Kurt Warner with Special Olympian Job Kinnaman

Several years ago Tank Johnson saw his promising career with the Bears and Cowboys go up in flames. It turned out he simply had a mental illness. Recently Brandon Marshall came out and admitted that he was bipolar. Perhaps others will have the courage to come forward.

Dave Duerson shot himself to warn the entire football world about brain injuries connected to football. Junior Seau may have taken his own life for the same reason, although at this point all we have are theories.

This is why what Kurt Warner is doing matters so much. He is not trying to betray football. He is trying to save the game and save lives. Both are noble goals. Mr. Warner is a deeply religious man, and he is practicing the concept of “love thy neighbor.”

With all respect to Ringling Bros Barnum and Bailey Circus, football really is the
Greatest Show on Earth. Mr. Warner was part of that as the Greatest Show on Turf. Yet while football brings glory, Mr. Warner understands that true character is not about being worshiped on a field. It is about spreading values such as honor, integrity, and character.

Mr. Warner’s character is why he is not willing to sweep concussion stories under the rug like other athletes who are now compensated quite well by the league as sportscasters toeing the company line.

The genie is out of the bottle and it is not going back in. Football should be controlled violence. Players should hit hard. Yet when guys are killing themselves or dying in their forties and fifties, something is just wrong.

As Father’s Day comes next month, Mr. Warner is showing the world that a true father looks out for his children, not his fellow ex-athletes.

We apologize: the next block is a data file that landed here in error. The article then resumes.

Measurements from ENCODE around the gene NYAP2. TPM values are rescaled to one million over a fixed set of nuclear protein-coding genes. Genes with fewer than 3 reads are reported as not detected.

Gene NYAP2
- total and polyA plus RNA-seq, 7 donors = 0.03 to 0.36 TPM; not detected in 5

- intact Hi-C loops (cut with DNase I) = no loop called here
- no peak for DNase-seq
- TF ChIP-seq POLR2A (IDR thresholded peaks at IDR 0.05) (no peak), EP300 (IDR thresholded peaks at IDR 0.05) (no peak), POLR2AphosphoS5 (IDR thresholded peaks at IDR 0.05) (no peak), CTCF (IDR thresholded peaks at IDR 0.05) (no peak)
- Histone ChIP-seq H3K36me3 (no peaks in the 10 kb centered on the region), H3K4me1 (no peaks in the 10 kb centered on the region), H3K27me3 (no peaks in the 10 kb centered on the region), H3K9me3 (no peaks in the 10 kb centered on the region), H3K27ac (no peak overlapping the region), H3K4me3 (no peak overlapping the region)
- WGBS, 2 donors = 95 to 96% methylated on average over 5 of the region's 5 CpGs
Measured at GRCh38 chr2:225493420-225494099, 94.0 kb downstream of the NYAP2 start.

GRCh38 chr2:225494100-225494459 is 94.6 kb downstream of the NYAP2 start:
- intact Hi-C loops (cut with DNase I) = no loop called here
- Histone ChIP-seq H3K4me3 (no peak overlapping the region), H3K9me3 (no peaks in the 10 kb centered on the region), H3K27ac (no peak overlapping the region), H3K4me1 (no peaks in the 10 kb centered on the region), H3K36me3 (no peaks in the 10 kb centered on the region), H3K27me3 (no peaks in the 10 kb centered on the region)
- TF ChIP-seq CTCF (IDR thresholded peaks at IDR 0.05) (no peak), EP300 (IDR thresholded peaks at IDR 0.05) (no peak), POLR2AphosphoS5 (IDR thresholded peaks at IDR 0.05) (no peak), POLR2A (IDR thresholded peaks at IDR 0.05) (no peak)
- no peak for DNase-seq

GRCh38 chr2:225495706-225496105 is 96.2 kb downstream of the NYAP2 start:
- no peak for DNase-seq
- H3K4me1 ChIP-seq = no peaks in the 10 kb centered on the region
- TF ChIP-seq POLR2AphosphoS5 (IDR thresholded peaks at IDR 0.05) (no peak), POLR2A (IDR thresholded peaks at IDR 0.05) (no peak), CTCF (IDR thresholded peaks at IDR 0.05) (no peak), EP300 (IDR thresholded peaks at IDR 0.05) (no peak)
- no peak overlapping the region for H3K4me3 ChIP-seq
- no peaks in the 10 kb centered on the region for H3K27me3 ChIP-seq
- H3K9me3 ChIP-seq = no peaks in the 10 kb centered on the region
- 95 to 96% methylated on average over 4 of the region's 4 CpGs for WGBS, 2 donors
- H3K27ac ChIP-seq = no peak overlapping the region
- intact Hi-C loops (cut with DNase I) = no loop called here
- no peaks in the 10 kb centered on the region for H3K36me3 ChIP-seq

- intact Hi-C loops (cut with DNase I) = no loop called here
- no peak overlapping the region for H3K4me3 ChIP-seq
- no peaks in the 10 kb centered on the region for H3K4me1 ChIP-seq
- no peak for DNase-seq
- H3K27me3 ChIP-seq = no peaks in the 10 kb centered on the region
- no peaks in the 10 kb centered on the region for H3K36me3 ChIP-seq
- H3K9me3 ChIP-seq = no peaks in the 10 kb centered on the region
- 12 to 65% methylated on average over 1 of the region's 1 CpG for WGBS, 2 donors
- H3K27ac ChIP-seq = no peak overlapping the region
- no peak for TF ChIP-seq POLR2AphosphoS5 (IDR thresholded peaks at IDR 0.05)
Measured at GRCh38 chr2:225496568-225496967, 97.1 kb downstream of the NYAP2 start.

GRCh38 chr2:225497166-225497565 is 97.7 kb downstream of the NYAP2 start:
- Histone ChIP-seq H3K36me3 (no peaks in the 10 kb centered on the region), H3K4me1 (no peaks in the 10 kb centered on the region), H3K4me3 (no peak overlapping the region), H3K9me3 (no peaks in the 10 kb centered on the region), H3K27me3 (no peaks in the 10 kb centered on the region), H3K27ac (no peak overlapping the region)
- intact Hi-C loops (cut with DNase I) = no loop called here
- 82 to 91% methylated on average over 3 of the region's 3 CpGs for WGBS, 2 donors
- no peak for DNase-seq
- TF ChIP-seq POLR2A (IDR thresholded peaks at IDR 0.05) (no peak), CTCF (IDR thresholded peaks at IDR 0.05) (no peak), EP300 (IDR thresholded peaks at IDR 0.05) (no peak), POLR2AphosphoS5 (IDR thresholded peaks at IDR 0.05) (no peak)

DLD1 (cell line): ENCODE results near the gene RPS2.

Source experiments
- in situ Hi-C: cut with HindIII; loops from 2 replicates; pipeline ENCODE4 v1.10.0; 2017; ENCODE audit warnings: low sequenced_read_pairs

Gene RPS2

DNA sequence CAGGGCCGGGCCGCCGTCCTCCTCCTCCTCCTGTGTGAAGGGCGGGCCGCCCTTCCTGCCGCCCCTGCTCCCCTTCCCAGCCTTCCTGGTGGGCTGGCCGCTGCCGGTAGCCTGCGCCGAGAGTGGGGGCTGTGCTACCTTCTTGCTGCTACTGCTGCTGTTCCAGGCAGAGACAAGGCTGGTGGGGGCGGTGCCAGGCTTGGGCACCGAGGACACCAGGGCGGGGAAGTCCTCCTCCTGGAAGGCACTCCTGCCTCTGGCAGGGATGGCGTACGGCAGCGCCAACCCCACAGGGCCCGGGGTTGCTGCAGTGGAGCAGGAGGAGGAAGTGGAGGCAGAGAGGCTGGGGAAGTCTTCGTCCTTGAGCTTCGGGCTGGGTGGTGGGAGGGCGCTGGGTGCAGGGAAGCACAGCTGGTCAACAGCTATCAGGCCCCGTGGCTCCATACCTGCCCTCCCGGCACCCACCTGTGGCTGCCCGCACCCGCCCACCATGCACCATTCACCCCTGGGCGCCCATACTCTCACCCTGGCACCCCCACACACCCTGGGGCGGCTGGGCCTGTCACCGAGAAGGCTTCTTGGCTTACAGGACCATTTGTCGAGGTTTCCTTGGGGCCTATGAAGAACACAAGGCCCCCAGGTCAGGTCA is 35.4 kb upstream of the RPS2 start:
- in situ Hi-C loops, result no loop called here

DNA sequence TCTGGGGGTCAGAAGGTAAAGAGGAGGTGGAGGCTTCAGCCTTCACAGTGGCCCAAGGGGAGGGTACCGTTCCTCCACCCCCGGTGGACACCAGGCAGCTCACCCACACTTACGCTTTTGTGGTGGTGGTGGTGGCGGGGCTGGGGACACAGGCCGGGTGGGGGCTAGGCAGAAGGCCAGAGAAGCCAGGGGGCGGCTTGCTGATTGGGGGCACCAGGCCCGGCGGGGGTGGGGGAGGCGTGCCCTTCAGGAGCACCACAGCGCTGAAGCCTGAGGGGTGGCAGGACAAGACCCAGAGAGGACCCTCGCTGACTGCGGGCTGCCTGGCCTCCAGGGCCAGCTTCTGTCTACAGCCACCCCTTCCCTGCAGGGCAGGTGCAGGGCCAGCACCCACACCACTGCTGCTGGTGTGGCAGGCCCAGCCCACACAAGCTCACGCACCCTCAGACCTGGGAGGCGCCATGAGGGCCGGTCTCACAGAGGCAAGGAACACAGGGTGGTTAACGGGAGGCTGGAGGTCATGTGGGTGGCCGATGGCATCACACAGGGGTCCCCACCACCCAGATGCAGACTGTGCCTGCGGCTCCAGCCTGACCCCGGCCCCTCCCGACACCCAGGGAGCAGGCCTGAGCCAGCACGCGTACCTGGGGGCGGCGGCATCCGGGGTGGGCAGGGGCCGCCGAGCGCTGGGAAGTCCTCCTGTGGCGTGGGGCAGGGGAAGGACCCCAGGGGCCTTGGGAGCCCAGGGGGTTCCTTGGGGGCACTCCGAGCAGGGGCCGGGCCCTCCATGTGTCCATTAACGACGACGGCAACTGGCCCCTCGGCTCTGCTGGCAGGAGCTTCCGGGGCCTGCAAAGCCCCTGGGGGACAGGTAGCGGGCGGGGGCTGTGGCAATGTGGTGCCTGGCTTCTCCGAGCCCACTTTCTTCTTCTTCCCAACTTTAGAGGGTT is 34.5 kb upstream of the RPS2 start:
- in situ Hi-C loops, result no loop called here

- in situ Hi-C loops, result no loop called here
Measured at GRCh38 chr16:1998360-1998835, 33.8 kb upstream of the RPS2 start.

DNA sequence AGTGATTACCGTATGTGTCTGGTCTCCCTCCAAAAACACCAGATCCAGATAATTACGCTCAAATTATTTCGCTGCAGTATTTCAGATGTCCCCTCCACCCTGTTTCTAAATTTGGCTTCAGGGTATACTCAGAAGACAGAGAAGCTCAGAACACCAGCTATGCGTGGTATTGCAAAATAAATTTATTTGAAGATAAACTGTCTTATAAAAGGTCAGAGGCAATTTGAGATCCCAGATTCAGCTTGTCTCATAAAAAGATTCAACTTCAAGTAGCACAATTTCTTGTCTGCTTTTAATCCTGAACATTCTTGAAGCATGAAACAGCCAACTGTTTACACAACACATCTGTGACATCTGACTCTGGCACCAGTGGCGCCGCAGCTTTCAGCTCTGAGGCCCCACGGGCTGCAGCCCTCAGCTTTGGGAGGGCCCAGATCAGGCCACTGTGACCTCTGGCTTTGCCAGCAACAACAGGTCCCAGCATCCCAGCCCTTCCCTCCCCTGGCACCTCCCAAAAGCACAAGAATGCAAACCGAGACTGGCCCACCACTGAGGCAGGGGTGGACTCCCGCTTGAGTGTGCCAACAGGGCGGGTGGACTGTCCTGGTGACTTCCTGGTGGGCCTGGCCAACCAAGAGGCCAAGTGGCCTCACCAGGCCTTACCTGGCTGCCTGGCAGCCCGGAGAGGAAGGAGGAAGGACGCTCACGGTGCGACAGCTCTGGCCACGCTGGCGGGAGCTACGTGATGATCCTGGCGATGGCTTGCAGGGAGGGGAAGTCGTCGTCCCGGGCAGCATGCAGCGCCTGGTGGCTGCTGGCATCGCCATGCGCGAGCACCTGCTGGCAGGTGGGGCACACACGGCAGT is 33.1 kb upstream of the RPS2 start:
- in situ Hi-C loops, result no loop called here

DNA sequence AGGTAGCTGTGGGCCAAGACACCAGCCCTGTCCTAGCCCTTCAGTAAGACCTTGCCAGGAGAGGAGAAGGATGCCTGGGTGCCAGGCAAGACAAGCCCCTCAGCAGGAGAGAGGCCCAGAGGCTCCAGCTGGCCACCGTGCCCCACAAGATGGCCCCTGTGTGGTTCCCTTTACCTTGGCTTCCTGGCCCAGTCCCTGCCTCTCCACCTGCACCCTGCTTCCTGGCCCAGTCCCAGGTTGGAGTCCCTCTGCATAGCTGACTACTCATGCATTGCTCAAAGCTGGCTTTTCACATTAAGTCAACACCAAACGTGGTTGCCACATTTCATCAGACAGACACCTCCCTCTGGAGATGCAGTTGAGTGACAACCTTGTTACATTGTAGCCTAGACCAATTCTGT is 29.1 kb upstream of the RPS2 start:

At the risk a terrible analogy, the game of football needs to dive head-first into learning everything possible about brain trauma. Honesty requires that if a player is not ready to play, the stakes of the game take a back seat to the mental health of the player.

A great medical book by the former internist for the Raiders is entitled “You’re oOk, It’s Just A Bruise.” Rob Huizenga still practices medicine, and two decades after his book came out, perhaps the NFL is finally seeing the light.

There has to be a balance between preserving the violence of football and preserving the physical and mental health of its athletes in any reasonable way possible. There will always be injuries in football, sometimes debilitating ones. Yet that should be the exception and not the rule.

So thanks to Kurt Warner for reminding us what truly matters in this world.  He deserves praise for speaking out. He is a true champion in every sense of the word.

Now if only others who also love football would listen and heed his advice.

This article is the copyrighted property of the writer and Communities @ WashingtonTimes.com. Written permission must be obtained before reprint in online or print media. REPRINTING TWTC CONTENT WITHOUT PERMISSION AND/OR PAYMENT IS THEFT AND PUNISHABLE BY LAW.

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Eric Golub

Eric Golub is a politically conservative Jewish blogger, author, public speaker, and comedian. His book trilogy is “Ideological Bigotry,” “Ideological Violence,” and  “Ideological Idiocy.” 

He is Brooklyn born, Long Island raised, and has lived in Los Angeles since 1990. He received his Bachelors degree from the University of Judaism, and his MBA from USC. A stockbrokerage professional since 1994, he began blogging on March 11th, 2007, the three year anniversary of the Madrid bombings and the midpoint of 9/11. He has been inflicting his world view on his unfortunate readers since then. He blogs about politics Monday through Friday, and about football and other human interest items on weekends.